The housefinch looks quite similar to the purple finch, which also has large areas of reddish color. The color purple didn’t have its own name until fairly recently; before that, the word “purple” was used for red, and that’s when the purple finch was named.
It’s interesting to see how words for colors have gotten more specific over the years. I’ve read that the oldest written mentions of colors refer only to light and dark, and then later red started being mentioned, followed gradually by the rest of the colors, one or two at a time. Some languages still have the same word for blue and green. It gets really complicated the more cultures and languages you study, though: see this article.
TEXT OF COMIC:
So what birds are you watching?
That sparrow and that housefinch over there. They totally seem to like each other too much. I wonder if the sparrow can’t tell the other bird is a housefinch.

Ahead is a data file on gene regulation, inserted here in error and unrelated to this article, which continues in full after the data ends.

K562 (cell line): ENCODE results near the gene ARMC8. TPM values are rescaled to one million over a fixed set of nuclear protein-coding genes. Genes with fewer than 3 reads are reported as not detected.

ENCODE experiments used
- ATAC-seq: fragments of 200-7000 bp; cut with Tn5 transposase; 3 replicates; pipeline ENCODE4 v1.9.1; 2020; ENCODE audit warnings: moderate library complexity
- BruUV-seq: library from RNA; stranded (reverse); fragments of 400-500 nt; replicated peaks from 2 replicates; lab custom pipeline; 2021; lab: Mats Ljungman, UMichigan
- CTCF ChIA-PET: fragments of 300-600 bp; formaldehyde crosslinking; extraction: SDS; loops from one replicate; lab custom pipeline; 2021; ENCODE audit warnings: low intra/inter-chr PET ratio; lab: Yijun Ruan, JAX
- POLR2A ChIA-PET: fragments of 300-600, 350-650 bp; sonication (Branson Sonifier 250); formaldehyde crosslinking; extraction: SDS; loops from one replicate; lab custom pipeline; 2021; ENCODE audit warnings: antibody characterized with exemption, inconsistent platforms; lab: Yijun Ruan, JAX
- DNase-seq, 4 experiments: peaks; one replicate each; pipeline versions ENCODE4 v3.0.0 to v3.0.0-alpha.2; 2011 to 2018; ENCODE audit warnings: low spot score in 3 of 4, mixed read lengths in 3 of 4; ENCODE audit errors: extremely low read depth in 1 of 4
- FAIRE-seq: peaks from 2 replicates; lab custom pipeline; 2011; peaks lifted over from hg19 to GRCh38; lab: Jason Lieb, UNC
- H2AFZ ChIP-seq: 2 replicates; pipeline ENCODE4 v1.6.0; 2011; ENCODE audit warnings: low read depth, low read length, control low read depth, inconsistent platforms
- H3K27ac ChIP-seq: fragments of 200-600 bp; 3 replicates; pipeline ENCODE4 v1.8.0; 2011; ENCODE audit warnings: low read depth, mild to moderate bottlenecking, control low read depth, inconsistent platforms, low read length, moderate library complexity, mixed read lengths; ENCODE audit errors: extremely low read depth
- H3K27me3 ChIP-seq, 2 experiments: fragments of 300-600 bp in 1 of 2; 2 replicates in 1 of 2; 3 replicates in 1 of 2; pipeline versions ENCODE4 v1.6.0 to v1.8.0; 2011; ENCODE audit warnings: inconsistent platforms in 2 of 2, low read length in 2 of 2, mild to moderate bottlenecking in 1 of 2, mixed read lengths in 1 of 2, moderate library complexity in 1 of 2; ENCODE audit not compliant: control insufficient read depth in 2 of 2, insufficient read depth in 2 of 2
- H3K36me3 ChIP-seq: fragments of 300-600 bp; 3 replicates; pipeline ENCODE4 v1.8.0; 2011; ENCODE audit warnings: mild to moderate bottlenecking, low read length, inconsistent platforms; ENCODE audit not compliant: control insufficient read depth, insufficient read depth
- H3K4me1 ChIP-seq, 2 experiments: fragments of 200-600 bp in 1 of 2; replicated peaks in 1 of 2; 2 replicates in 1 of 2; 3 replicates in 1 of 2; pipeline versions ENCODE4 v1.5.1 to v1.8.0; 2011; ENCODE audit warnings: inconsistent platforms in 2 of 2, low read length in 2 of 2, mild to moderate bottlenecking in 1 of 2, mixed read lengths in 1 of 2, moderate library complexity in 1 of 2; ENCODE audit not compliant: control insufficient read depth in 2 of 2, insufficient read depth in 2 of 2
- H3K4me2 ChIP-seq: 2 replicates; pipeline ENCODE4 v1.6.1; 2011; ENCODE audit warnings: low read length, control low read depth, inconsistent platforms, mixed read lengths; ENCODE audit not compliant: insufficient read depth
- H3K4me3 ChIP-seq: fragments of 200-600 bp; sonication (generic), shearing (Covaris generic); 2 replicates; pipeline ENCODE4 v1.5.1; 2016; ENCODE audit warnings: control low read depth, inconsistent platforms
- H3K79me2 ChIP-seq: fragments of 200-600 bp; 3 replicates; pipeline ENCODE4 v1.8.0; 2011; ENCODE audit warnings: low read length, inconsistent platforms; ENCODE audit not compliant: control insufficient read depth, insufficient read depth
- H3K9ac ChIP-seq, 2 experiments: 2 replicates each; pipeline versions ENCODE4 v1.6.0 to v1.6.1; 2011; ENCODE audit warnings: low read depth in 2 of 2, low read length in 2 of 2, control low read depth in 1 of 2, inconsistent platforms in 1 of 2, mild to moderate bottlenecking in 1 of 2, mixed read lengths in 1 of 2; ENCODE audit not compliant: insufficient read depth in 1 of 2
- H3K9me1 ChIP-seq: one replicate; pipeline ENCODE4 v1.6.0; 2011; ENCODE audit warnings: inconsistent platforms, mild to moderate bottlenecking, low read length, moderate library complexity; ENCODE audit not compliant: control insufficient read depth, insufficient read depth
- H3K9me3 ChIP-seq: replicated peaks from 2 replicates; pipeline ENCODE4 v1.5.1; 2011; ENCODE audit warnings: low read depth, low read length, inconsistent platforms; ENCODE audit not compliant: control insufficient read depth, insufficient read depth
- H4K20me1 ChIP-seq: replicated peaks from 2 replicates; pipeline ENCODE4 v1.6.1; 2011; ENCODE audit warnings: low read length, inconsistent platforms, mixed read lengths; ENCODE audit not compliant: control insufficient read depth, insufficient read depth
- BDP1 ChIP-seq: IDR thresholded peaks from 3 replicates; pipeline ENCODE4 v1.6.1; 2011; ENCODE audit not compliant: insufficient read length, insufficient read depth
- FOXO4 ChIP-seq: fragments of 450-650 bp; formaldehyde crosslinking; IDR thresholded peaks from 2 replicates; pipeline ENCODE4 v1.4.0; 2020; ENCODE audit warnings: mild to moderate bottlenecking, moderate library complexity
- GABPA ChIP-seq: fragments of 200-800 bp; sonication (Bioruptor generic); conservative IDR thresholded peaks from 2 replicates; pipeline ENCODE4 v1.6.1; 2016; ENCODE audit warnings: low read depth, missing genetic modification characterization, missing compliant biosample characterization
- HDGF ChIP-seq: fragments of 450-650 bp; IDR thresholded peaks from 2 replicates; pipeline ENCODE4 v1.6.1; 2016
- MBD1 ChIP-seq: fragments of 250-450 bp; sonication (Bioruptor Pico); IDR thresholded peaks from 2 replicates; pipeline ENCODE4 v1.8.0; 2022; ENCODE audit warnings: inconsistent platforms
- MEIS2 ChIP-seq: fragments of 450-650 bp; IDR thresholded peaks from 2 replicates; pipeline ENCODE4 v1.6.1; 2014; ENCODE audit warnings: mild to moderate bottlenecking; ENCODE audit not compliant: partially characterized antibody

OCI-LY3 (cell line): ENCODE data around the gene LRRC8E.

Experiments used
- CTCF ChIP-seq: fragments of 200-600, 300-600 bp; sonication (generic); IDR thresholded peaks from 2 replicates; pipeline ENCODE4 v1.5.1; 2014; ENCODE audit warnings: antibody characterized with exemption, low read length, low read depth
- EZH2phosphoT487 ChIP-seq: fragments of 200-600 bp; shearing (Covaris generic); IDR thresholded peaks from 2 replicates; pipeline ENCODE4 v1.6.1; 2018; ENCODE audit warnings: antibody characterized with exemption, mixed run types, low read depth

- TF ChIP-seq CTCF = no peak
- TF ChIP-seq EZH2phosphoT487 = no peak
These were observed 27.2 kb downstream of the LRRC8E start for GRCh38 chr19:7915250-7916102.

The housefinch is bright red. Of course he can tell.
But humans are the only animals that can see color, right?
Eesh. That sentence needs SO many added specifications.
Humans AND OTHER OLD WORLD PRIMATES are the only MAMMALS that can see MORE THAN TWO PRIMARY COLORS.
Other primates like gorillas and chimps can see the same three primary colors we can. Other mammals can still see two primary colors. And birds can see FOUR of them!
From a bird’s viewpoint, YOU’RE partly colorblind! If that sparrow has a crush on that housefinch, he is fully conscious of his interspecies fetish.
I am so glad I have that knowledge in my head now.
MOUSEOVER TEXT: the housefinch is really just a sparrow blushing at all the romantic attention